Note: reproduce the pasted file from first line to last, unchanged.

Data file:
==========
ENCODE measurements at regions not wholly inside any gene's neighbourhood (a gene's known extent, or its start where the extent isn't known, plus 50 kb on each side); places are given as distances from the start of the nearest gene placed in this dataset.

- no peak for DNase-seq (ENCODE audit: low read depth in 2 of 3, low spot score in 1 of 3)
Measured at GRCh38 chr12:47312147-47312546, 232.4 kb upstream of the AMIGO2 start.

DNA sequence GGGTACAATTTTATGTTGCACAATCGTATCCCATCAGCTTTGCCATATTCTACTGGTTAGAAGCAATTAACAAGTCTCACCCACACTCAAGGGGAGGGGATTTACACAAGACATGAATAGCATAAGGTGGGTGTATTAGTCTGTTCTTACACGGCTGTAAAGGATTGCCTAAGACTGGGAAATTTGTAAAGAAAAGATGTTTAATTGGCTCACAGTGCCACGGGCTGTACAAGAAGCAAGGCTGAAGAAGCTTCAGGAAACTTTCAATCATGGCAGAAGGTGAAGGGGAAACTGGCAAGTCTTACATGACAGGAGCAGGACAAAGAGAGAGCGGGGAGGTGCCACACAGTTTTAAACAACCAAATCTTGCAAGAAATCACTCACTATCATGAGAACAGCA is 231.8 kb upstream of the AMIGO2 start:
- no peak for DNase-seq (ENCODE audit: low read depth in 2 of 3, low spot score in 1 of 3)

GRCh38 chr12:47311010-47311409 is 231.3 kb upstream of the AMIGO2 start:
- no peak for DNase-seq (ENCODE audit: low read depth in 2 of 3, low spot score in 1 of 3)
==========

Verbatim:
ENCODE measurements at regions not wholly inside any gene's neighbourhood (a gene's known extent, or its start where the extent isn't known, plus 50 kb on each side); places are given as distances from the start of the nearest gene placed in this dataset.

- no peak for DNase-seq (ENCODE audit: low read depth in 2 of 3, low spot score in 1 of 3)
Measured at GRCh38 chr12:47312147-47312546, 232.4 kb upstream of the AMIGO2 start.

DNA sequence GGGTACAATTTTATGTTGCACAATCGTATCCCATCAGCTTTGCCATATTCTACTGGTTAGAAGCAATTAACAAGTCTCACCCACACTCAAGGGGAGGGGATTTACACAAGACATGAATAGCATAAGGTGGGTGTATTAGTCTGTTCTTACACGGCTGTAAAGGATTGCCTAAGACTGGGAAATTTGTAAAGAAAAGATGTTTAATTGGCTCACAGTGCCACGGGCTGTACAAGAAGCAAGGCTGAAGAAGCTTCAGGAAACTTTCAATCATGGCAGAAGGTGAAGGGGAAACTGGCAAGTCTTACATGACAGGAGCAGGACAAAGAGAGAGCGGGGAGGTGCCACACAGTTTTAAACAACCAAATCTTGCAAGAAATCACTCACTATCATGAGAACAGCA is 231.8 kb upstream of the AMIGO2 start:
- no peak for DNase-seq (ENCODE audit: low read depth in 2 of 3, low spot score in 1 of 3)

GRCh38 chr12:47311010-47311409 is 231.3 kb upstream of the AMIGO2 start:
- no peak for DNase-seq (ENCODE audit: low read depth in 2 of 3, low spot score in 1 of 3)